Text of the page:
Rachel’s tomb and the protection of Jewish holy sites « Yourish.com

January 19, 2010

Protocol Additional to the Geneva Conventions of 12 August 1949, and relating to the Protection of Victims of International Armed Conflicts (Protocol I), 8 June 1977.

Part IV : Civilian population #Section I — General protection against effects of hostilities #Chapter III — Civilian objects
Article 53 — Protection of cultural objects and of places of worship
Without prejudice to the provisions of the Hague Convention for the Protection of Cultural Property in the Event of Armed Conflict of 14 May 1954, and of other relevant international instruments, it is prohibited:

(a) to commit any acts of hostility directed against the historic monuments, works of art or places of worship which constitute the cultural or spiritual heritage of peoples;

(b) to use such objects in support of the military effort;

(c) to make such objects the object of reprisals.

If, as Dickens wrote, “The law is a ass …” then, pardon the crudity, international law is donkey crap. Once upon a time, Rachel’s Tomb – where, according to tradition, the Matriarch, Rachel is buried in Bethlehem – was, as depicted in the mural below, located in an open area.

Mural of Kever Rachel

Now, however, it is surrounded by Israel’s security fence. The famous dome is no longer visible to approaching whorshippers.

Why all of the fortifications? During Arafat’s “Aqsa intifada,” two Israeli soldiers, Shahar Vekret and Danny Darai were killed by snipers while guarding the sacred shrine.

Even now, with the presence of the security fence to protect Rachel’s tomb, there’s an Arab apartment building with a clear view (or should I write “shot”) of the entrance to the tomb. So Israel placed camoflauge netting in front of the building to obscure the view.


I don’t recall any UN organization raising a hue and cry over this desecration of a Jewish holy site. Former Sen. George Mitchell in an anodyne statement in his famous report expressed his regret that violence occurred at Rachel’s Tomb and other religious place, but he failed to condemn the deliberate targeting of a Jewish holy site by the Palestinians.

Why did Israel station soldiers at Rachel’s tomb? Because Israel recalled what happened to Joseph’s tomb, just a few years earlier. Charles Krauthammer wrote at the time:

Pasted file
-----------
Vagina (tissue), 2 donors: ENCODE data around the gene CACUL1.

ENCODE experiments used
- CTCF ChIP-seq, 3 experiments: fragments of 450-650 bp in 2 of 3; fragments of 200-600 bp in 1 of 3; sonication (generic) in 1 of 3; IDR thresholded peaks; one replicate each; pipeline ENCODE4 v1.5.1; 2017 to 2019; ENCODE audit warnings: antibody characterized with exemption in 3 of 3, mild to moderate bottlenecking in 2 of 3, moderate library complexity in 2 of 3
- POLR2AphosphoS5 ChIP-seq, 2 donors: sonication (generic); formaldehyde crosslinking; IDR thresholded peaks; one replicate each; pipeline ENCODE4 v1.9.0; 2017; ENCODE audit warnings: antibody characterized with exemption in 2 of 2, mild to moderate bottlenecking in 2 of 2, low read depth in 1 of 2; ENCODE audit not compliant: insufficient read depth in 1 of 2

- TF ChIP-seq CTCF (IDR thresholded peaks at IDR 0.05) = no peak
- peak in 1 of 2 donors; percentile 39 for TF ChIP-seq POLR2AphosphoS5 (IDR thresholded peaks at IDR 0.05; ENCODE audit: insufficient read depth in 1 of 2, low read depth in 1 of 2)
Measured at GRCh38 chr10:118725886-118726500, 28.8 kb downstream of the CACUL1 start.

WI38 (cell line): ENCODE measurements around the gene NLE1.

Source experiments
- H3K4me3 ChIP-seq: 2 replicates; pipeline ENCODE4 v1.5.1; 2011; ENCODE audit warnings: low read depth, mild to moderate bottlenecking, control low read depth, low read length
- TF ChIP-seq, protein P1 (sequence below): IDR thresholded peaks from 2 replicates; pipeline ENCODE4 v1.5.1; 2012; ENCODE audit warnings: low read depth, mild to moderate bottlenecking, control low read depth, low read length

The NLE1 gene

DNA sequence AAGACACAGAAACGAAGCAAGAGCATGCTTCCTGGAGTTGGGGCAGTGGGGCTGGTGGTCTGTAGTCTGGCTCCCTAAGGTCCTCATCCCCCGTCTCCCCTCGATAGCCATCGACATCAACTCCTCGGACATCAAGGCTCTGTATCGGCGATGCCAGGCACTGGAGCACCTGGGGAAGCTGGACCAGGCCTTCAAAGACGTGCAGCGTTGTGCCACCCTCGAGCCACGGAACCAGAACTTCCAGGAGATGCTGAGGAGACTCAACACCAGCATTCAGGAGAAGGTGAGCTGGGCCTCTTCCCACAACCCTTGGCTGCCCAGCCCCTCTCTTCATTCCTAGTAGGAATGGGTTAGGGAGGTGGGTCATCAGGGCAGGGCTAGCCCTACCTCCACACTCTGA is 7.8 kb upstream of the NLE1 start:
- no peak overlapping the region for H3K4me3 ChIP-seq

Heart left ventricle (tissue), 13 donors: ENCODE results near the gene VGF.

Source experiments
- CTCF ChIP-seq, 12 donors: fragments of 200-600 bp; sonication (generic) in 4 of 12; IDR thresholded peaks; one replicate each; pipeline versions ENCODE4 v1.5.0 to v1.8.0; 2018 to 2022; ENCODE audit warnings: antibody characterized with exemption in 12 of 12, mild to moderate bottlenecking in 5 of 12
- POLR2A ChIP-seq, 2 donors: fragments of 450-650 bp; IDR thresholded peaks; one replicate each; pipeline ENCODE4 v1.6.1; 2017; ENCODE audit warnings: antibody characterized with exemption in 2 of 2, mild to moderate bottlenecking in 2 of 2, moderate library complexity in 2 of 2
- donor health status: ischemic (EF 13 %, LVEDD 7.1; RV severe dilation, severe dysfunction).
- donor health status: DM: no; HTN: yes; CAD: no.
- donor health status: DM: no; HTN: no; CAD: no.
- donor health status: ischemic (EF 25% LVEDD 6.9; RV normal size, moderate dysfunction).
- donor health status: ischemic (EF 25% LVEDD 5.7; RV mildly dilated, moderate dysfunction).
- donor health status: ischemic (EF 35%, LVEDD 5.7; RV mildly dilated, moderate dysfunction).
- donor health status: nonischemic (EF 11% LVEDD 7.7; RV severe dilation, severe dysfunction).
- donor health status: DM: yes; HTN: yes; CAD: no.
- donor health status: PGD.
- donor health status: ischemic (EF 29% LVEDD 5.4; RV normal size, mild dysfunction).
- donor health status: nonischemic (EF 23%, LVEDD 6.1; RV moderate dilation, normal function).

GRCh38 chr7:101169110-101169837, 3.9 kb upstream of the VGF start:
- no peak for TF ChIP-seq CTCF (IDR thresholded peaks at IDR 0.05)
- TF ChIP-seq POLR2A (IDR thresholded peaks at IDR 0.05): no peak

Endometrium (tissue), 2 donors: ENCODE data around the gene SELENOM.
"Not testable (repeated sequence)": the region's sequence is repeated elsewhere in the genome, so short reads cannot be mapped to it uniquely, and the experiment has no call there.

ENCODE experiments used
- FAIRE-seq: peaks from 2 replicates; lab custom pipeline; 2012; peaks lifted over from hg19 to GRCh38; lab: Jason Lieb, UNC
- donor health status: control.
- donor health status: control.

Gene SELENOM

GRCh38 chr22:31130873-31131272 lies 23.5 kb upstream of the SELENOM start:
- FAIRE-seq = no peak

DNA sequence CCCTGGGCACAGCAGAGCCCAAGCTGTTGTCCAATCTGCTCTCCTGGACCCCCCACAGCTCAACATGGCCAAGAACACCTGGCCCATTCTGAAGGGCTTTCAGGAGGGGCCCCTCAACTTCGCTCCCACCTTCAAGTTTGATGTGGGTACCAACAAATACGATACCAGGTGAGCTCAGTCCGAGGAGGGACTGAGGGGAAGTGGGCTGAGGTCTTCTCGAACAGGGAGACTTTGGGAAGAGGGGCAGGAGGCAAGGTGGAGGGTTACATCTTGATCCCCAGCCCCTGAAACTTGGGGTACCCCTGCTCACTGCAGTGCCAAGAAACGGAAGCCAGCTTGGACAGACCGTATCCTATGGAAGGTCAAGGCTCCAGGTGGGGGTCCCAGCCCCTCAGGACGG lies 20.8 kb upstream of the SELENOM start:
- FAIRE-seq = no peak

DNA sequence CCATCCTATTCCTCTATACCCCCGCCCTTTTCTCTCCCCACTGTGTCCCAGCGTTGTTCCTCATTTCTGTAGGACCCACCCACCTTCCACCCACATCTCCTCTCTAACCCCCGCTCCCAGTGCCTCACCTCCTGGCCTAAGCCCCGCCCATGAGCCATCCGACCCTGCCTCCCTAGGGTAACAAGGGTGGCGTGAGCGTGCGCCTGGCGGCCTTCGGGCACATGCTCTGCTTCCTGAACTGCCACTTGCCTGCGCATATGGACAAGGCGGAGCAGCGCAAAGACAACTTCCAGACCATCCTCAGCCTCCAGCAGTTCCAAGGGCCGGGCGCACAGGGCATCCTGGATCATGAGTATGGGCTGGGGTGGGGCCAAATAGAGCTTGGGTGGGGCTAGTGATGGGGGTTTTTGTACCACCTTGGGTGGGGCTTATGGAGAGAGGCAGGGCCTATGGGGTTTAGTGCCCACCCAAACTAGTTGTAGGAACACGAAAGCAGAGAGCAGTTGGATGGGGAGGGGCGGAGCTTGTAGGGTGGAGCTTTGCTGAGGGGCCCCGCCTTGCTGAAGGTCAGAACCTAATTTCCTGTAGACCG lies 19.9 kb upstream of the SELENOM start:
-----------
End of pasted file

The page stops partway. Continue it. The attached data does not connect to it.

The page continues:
One occurred in Nablus, an Arab town under P.L.O. control. There is in Nablus a Jewish religious site, Joseph’s Tomb. Under the P.L.O.-Israeli peace accords, it remained a tiny enclave peopled by devout Jews and, for protection, a few Israeli soldiers. On Sept. 26, it was attacked by a Palestinian mob throwing firebombs. Six Israelis were killed. Many prayer books were burned.

This is the Middle Eastern equivalent of a mob of whites torching a black church, killing parishioners and burning its holy objects. Yet, while the tunnel received enormous coverage complete with diagrams, the desecration at Joseph’s Tomb, if reported at all, merited at most a few sentences. And a similar Palestinian attempt to firebomb Judaism’s third holiest shrine, Rachel’s Tomb in Bethlehem, received in the major American press no mention at all, save one in the New York Times–in a picture caption on page 12!

One can debate the merits of the Jerusalem tunnel. But whatever one’s view, it is hard to have a debate when one cannot get the facts straight. And one cannot get the facts straight because of the double standard in Middle East coverage that impugns Israel’s every move and patronizes Palestinians with endless free passes.

International law that is supposed to serve all the world, seems to be a tool in the hands of those who would erase the Jewish identity from the world.

Has any international body condemned the recent Iraqi efforts to purge Ezekiel’s tomb of any mention of his Jewishness?

Recently “Ur,” a local Iraqi news agency, reported that a huge mosque will be built on top of the grave by Iraq’s Antiquities and Heritage Authority, while Hebrew inscriptions and ornaments are being removed from the site, all as part of renovations.

Prof. Shmuel Moreh of the Hebrew University of Jerusalem, winner of the 1999 Israel Prize in Middle Eastern studies and chairman of the Association of Jewish Academics from Iraq, speaking to The Jerusalem Post on Wednesday, confirmed the report.

“I first heard the news of tomb desecration from a friend of mine who is a German scholar. After visiting the site he called me and said that some Hebrew inscriptions on the grave were covered by plaster and that a mosque is planned to be built on top of the tomb. He told me that he found the changes at the tomb disturbing and warned me that I’d better act quickly, before any irreversible damage will be inflicted,” Moreh said.

“I had contacted Mr. Shelomo Alfassa, US director of Justice for Jews from Arab Countries, and told him about this situation. Then I saw the report from the Ur news agency, mentioning the decision of the Antiquities and Heritage Authority to build a mosque and to erase the Hebrew inscriptions and ornaments,” Moreh said.

Ynet adds:

An application has also been made to the UNESCO headquarters, which is responsible for maintaining the religious character of holy sites.

Good luck with that. And don’t expect this desecration to get reported much.

Shortly after the American invasion of Iraq in 2003, the looting of Iraq’s museums was the source of much outrage. Of course then, the target was obvious: President Bush’s ill considered war to remove Saddam Hussein from power. All the usual international suspects used the opportunity to berate the President for one more breach of their sensitivities. But those same sensitivities don’t seem operative when it’s Jewish history that’s being erased.